The Storks of Böbs

The Storks of Böbs
A Very Fine Pair

October 3 In Berlin

Dear friends, I have returned, I shall start at the present and then add some of the rest of the stuff going back to Vietnam ( a sort of retro Blog).
So without further ado lets get this ball rolling.(again)

A Long Berlin Weekend and a hairy pig to boot.
We had decided quite a few weeks ago that we would spend the 25th Anniversary of theTag Der Deutsche Einheit in Berlin. I was working in Berlin when that momentous event took place so I thought what better way to spend this long weekend than in the reunified capital of Germany.

I picked Linda up from work and had quite an uneventful run to Berlin (well uneventful if you discount a mysterious heavy vibration that occurredat the front end of the car after about 30 minutes, but I couldn’t find anything wrong and we continued without any reoccurrence of the cars strange behaviour.

We travelled South and in the area just around Wittstock I saw a lot of Cranes ( Grus grus not the building site sort) in the fields. I pointed this out to Linda (she just does not have the eyes for these things) a little further on the sky became quite full with them as they gathered for the pending migration, and as I said it was otherwise uneventful.

We arrived at my daughters; she had been able to get a resident parking permit for me for the weekend, thus saving the horrendous parking fees. She had got lots of meze stuff in so we ate, chatted, drank wine and went to bed.

Janice had announced that on the Friday we could go to the Markthalle Neun in Kreuzberg, it is one of the few remaining original market halls in Berlin, the rest having succumbed to Allied Bombs or developers hammers. She told us that the streets around were also full with a food festival, so without further ado it was off we went
The market hall is situated on the opposite bank of the spree in what was originally Kieze which was where the original workers lived in tenement housing and small workshop area. A lot have been turned into very desirable shicki micki developments (alas) thus some areas have now lost their original attraction, though they have attracted a lot of diversified restaurants, cafes and bars.
We arrived at the venue and decided to have a look round the streets as it was still quite early there was not too much business going on so we decided to start outside and wander a bit (we had, had breakfast but there is always space for a second one).
There was a Pie Stall selling the normal as well as the abnormal pies (Currywurst pie), sausage, flower and mushrooms stalls and many others to boot. We then decided to pop into the newly renovated market hall, just in time to see some of the workshops, the first was the fish fileting the next was sausage making, they have done it very well and if in the area well worth a visit. I had a Portuguese egg custard with a nice cup of coffee. We next went outside and wandered through the streets again stopping off to visit the cheese workshop and sample a few artisanal cheeses, goats, sheep and raw cow’s milk, quite wonderful. They even had a stall selling Swiss Raclette.  It all looked so inviting.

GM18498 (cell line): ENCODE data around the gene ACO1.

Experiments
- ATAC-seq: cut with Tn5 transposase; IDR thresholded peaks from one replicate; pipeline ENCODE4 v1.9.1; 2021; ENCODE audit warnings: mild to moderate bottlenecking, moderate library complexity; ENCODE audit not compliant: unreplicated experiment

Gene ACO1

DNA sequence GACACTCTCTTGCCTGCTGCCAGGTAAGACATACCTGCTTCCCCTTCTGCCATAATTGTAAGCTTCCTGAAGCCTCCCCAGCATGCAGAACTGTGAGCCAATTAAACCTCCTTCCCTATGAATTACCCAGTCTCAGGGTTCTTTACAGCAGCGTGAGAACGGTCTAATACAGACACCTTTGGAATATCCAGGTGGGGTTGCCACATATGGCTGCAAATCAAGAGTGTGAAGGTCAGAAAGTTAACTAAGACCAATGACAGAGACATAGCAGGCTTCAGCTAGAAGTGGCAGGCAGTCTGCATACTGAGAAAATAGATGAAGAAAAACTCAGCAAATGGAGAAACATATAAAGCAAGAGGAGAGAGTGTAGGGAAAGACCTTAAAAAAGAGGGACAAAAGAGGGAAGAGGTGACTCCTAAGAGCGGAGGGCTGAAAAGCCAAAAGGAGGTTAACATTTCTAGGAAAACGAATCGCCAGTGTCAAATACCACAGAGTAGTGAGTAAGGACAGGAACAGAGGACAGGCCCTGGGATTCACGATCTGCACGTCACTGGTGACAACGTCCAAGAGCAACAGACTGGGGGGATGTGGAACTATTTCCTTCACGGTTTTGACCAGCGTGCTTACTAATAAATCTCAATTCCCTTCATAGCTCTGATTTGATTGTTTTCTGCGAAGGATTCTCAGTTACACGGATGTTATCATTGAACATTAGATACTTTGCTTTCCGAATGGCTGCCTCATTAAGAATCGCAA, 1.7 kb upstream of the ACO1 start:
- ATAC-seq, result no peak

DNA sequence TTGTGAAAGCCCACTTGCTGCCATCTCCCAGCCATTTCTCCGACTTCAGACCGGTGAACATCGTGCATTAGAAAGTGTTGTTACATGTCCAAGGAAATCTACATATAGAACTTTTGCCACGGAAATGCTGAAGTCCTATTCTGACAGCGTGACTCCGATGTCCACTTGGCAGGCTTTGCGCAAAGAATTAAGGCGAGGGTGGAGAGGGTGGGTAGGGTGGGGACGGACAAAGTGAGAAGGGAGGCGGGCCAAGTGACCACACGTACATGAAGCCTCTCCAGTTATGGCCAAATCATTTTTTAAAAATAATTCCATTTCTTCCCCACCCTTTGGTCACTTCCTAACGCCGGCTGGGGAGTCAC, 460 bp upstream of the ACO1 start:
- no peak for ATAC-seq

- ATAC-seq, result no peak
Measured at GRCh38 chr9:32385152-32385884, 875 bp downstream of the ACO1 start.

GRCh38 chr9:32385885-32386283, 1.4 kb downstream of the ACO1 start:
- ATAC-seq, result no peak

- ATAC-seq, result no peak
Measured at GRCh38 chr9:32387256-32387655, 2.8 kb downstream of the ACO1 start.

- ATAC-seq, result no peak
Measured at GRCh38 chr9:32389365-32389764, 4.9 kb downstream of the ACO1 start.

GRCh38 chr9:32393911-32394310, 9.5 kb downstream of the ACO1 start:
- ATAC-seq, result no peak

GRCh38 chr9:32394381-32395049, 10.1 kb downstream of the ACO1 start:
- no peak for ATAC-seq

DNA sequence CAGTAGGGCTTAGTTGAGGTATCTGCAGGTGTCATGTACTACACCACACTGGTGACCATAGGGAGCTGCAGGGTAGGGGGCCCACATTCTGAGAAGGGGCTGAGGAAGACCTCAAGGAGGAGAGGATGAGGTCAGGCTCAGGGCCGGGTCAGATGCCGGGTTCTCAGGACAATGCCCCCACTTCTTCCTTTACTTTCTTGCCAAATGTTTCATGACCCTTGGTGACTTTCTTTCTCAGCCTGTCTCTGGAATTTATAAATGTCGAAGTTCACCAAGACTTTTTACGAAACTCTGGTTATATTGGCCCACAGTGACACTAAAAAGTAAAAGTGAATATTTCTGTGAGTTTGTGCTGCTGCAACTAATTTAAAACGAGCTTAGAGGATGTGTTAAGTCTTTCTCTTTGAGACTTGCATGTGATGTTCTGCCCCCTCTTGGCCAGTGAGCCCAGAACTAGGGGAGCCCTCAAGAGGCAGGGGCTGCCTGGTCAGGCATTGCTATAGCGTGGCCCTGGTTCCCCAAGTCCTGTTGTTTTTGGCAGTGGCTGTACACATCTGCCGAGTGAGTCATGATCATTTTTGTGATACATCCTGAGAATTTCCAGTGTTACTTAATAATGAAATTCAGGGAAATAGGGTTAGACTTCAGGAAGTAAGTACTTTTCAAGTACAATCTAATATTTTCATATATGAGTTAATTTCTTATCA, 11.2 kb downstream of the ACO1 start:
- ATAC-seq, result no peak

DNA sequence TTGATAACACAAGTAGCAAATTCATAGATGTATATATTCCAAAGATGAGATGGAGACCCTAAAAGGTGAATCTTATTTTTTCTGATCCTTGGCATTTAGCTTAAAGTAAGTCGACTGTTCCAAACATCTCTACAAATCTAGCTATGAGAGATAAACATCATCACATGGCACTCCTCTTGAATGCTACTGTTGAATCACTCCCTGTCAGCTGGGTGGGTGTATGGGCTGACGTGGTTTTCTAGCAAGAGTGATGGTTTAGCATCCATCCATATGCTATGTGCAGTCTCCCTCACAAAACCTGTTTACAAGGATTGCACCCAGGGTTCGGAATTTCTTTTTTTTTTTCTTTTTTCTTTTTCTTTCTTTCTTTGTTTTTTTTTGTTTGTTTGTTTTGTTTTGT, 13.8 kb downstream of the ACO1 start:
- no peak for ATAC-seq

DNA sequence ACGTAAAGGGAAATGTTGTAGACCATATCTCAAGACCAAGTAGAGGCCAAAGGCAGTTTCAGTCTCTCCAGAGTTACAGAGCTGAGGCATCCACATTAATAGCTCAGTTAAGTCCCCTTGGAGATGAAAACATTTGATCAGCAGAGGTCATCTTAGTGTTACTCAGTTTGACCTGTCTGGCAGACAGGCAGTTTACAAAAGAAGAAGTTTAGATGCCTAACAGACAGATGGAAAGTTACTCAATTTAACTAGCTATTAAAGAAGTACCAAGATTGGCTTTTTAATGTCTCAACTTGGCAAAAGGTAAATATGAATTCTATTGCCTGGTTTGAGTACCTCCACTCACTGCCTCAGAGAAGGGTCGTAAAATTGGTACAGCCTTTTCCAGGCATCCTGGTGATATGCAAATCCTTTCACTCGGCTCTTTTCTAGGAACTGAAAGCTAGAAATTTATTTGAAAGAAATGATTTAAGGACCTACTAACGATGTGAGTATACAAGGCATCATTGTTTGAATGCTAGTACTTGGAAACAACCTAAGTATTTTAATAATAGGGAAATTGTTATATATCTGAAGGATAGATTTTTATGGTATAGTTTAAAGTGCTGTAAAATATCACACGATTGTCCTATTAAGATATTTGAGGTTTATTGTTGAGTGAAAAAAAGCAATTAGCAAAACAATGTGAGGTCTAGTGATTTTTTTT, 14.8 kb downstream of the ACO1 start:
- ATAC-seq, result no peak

We strolled a little further and happened upon a fish stall, not any old fish stall this one was grilling fish over charcoal, well I just couldn’t pass this one by, so I ordered a nice piece of Wels (catfish) in a roll, well worth the €5,- I can tell you. The rest of the team had also been tasting and sampling at various stalls. Janice went for veggie samosas and various other none meat grub (she has left the straight and narrow and is now becoming veggified, poor lass).
Because Berlin is truly becoming a cosmopolitan hub in Europe, most of the stalls had their displays signed posted up in English. Everything from pulled pork, Moroccan food, seafood, burgers, Indian, 
You name it there was something for everyone.
We next walked to Waschauer Allee U-bahn caught a train and hopped off at Mörkernenbrücke , the reason being was that we had planned to visit the Martin Gropius Bau  Museum, this was one of the first buildings to be renovated, it was in the west but almost touched the wall. I visited it often when studying at the HdK (I was a guest reader for 4 semesters), it is a very impressive building and an excellent job was done in renovating such a fantastic piece of architecture. At the moment they are presenting the Vikings and well worth a visit. We only wanted to see what the queues were like as we would be visiting the next day.
We then walked via Potsdammer Platz to the Brandenburg  via the Holocaust memorial and along Wilhelmstrasse passing the New British Embassy, a lot has changed in 25 years, I remember coming across this area when it was but wasteland and rubble and it contained the Polish/Russian market, but that is long, long gone, now it is the area containing the most sought after properties in Berlin.
The area between the Brandenburg gate and the Victory Column on the 17er Juni Strasse was full with food and drink stalls we did do a bit of sampling, I had my Currywurst and pommes fix ,real Berliner Currywurst none of your curried bratwurst that passes under the cloak of Currywurst in a lot of the rest of Germany a travesty I say, they should be hung drawn and quartered and turned into sausages.
We then headed back towards home and stopped off to have a bit of Sushi at a place just around the corner from Janice’s apartment. I have visited here before but it was a first for Linda, she was most impressed, the quality and the prices are really good.
We then headed back to Janice’s joint and drank a few bottles of wine looked at photos of their trip to Sri Lanka and our France/Ireland trip.
Next morning after breakfast (Linda went and got the fresh rolls) we had booked a table in a Sri Lankan restaurant near to Boxhagenerplatz, which was very handy as there is a very good street market around the square and we needed some stuff for home as the fridge was bare back in Stodo.
I love Boxhagenerplatz, this is another workers quarter in Friedrichshain it has still retained its wonderful original character while expanding into the modern Berlin, street cafes, bars and ethnic restaurants of every hue.
The stall holders come in from the villages and small towns in Brandenburg that surrounds Berlin, most are Oko farmers and small holders, you are able to get top notch quality produce, this has of course its price and they will be a couple of € more expensive than in the discounters, but if you want quality and taste, then it is well worth it.